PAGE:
From It's All Connected

Everyone Needs an Auction

The best way to find everything from food processors to furniture to fine art is to learn how to work an auction.  I know it seems scary and we've all heard stories of people getting stuck with a white elephant or who scratched their nose and had to pay for a grandfather clock.  Those are really folk tales and auctions aren't as difficult as they seem.

I started going to them in the late seventies to pick up furniture for my little girl's rooms.  Scandinavian Modern was in fashion and no one wanted Victorian dressers and beds, so I could pick them up for a song.  I refinished so many pieces I lost count.  When I was broke, I'd buy more furniture and sell the refinished pieces.  Without intending to, I became an antique furniture dealer.  During a stint as a flea market vendor, I became familiar with "smalls", pottery, silver, housewares, linens and decorative items.

I've made lots of mistakes.  That's usually because I didn't go to a preview or show up early enough to look items over carefully.

Let's take a little tour of an auction preview.  This one is at my favourite house The Old Town Hall Auctions in Paris, Ontario.  I've been going to this auction for over twenty years.  The auctioneer, John Runnquist, is knowledgeable and honest.  Yes, there are honest auctioneers!  This auction has a printed programme and if something is found not to be as stated they will make a full refund.

It all starts here -                  

Assume the artwork, furniture and accessories grouped around the podium are the best goods offered that day.  I've learned more about fine art from listening to the descriptions and watching art dealers, museums and collectors bid on these items than I would have in any course on the subject.  John will start auctioning items at 10:30, and go without a break, until late afternoon, when all is sold.

I look over some furniture -
The bed will probably go for around $1,000.00.  If a freak thing happens (and sometimes does) and it goes for $200.00, I'll buy it.

Here's a table of "box lots" -
The box in front has everything from a barometer to a jigger shaped like a golf club.  Oooh, is that a glass desk set in there?  Clean that up, add a pen and ink bottle and it will be lovely?  If that lot goes for $2, it's mine.  I'll probably pass on the signed Harlem Globetrotters ball and go for the kids books beside it.

The old gas pump is neat to go beside the garage -
I don't have a garage, so pass on that one too.

Bingo! -
The sun dial and gazing ball are nice if they go in the $50 range.  But, the baby sleigh and stroller are wonderful!  Please, let those go cheap!  It's near the end of the auction and the crowd will have thinned out.  Maybe.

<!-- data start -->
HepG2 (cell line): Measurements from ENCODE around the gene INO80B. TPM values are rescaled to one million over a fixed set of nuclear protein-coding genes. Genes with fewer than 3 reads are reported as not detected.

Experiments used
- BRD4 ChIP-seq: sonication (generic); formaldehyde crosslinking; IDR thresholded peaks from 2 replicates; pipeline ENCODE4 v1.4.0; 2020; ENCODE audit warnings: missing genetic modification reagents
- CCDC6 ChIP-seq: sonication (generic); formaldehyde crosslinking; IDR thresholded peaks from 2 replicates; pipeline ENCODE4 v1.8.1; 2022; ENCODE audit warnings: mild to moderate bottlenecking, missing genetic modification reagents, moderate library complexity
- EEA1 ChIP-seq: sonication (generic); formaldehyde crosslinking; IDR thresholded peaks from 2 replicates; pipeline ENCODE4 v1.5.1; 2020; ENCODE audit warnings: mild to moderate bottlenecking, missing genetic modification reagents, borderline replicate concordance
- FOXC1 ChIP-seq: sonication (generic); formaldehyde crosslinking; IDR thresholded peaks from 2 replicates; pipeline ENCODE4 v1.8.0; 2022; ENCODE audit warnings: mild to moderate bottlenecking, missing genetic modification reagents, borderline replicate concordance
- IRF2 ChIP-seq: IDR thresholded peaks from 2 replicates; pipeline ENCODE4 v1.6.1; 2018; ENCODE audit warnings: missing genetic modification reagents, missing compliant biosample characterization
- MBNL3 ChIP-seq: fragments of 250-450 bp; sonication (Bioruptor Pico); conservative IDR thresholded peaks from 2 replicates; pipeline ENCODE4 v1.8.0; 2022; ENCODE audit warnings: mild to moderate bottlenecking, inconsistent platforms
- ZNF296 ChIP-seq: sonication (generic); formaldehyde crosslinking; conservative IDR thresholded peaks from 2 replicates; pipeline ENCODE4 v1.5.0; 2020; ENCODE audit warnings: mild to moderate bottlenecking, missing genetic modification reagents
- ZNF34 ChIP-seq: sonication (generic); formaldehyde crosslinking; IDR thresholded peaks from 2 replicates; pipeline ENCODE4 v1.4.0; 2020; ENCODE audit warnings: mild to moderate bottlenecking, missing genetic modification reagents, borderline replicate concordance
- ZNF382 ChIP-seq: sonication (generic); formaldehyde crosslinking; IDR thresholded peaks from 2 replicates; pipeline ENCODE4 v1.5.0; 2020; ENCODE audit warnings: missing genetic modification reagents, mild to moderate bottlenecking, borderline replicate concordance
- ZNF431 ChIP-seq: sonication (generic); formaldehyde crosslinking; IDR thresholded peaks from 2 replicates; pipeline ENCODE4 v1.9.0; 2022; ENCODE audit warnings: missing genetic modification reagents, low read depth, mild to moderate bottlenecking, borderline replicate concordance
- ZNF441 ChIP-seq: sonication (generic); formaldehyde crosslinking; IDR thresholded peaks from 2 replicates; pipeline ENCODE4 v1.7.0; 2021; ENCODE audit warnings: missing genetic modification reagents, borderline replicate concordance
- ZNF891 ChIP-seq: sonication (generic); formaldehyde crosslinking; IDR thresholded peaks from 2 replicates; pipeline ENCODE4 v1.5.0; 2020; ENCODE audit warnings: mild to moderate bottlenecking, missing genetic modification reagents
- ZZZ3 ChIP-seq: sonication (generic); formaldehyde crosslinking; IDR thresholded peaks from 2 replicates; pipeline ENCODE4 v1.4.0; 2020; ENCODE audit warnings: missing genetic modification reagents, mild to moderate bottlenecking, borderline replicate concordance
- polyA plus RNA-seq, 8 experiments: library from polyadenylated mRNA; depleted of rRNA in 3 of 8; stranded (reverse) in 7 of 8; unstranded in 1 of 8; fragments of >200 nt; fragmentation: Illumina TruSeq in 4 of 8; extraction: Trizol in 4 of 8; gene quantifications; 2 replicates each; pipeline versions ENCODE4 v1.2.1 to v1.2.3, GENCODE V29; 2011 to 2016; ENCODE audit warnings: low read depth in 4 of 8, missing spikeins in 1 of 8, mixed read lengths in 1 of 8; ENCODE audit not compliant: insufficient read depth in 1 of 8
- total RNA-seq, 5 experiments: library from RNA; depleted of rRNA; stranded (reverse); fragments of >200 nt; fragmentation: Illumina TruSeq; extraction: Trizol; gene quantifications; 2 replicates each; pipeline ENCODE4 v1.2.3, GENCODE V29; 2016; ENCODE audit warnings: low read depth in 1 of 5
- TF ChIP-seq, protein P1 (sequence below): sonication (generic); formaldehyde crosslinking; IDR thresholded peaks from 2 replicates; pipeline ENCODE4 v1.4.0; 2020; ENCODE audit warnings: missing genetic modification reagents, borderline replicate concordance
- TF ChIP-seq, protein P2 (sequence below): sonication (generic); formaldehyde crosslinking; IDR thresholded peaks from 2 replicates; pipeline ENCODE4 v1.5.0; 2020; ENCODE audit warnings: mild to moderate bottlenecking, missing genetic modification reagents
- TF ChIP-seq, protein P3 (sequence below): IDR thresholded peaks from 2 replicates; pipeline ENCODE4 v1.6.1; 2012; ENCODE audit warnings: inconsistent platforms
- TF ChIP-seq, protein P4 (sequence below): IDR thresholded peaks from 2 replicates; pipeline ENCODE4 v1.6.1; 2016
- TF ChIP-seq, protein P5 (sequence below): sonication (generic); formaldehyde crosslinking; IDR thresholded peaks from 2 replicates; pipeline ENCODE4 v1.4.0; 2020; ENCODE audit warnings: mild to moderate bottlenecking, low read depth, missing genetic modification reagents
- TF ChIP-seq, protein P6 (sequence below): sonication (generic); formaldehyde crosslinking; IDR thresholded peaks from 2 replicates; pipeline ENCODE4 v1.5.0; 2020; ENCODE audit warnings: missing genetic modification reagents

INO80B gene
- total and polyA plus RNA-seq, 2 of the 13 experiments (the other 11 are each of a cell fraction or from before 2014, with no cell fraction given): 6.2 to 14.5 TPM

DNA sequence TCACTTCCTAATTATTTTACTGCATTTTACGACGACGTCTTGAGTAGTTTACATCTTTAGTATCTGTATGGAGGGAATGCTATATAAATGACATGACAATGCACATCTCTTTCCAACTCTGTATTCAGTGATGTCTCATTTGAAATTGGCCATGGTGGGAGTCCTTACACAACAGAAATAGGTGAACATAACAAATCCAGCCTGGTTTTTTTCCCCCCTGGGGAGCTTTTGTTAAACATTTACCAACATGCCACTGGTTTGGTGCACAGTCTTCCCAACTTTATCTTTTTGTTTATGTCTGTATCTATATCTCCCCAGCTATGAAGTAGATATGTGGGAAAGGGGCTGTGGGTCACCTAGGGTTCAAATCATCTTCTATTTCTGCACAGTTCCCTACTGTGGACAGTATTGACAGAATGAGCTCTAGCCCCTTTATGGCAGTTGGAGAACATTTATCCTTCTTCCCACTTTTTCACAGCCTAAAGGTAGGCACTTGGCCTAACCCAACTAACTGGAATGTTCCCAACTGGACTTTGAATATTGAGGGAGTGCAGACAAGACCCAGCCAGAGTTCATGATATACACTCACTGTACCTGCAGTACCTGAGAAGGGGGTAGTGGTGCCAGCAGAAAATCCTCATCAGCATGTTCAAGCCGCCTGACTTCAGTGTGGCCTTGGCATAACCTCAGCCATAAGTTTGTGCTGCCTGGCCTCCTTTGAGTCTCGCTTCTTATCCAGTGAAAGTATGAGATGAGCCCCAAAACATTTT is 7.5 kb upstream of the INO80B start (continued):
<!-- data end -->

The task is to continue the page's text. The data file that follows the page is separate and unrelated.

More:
John will go like stink to sell the last of the stuff at the back.  Anything here will be a bargain.

Those are antique ice skates on top of the photos and roller skates -

Pass on the interesting wringer washer but might go for the ice cream parlour set -

I'll go for the wooden crates if they are under $10 -

I'd like this wicker for my front porch but it has to be under $100.  Pass on the brass bed that has rickety joints and no side rails -

Let's pray there are no toy collectors there and my sister can buy these wonderful items for her etsy shop, 2 Be Cherished, at a reasonable price! -

Ahhh, the sleigh and wagon will polish up beautifully and look fab for Christmas! -

If I buy this lot just to get the hat box from Picadilly, remember I have to take everything here -

I'll buy a $4 cataloque from John's wife, Winnie, to be sure I know what I'm bidding on.  I'll go an hour early and look everything over again before the auction starts.  I'll figure in a 10% buyers premium (fee to the auction house) and sales tax on the maximum amounts I will pay for something.
If you are sitting beside me, I'll gladly answer some of your questions.  Please don't ask too many, talk too much or too loudly or let the baby wail through it all.

Remember, you have the advantage over all the dealers.  You are looking for a good buy.  Dealers have to be able to get double for the item when they retail it.  You can always outbid us!

Start small, learn as you go and be ready to get hooked!!!

(Posted by It's All Connected on Friday, October 21, 2011)


Thanks so much Maureen for that informative post...this was one of my favourites on your blog because I've always had a fear of going to an auction for all the reasons stated in your first paragraph and I'm sure there are many others such as myself out there...but now, I'm itching to go to an auction!

Tomorrow, we're posting a different subject completely, also from Maureen's blog, because if you want to see how the How the Auction Went! you can check it out on Maureen's pages (most of you that read this probably will check it out right after reading this!  I wouldn't be able to wait!)

Have a Great Day Everyone!